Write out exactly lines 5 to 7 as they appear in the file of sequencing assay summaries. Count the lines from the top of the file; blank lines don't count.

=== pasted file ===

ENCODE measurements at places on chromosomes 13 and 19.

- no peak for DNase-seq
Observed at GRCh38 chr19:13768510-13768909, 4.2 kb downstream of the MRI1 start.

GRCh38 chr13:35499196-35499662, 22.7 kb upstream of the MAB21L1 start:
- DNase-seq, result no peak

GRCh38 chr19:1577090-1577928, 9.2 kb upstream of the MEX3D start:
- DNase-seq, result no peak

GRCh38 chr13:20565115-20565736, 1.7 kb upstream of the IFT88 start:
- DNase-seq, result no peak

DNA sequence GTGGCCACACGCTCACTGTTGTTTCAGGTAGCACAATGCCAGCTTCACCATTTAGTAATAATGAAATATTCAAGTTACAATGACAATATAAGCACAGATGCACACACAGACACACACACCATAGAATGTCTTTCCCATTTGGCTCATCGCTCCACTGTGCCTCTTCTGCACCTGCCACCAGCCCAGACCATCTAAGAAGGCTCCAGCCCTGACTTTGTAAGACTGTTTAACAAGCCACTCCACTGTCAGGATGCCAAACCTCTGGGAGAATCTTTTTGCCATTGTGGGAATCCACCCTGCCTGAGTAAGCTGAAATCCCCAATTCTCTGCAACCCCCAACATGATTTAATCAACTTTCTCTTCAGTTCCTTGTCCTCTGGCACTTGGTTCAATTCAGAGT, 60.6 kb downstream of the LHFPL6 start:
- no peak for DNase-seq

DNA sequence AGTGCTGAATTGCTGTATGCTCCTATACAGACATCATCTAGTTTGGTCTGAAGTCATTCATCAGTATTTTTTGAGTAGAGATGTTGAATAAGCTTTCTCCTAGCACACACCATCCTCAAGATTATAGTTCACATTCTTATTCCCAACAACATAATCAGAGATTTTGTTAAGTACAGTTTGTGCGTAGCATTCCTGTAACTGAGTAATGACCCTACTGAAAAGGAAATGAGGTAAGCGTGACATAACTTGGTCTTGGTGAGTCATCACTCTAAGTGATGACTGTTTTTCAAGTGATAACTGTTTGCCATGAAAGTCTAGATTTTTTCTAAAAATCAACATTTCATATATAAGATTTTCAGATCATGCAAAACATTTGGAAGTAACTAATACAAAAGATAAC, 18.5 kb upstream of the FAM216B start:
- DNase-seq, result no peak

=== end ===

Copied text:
- DNase-seq, result no peak

GRCh38 chr19:1577090-1577928, 9.2 kb upstream of the MEX3D start:
- DNase-seq, result no peak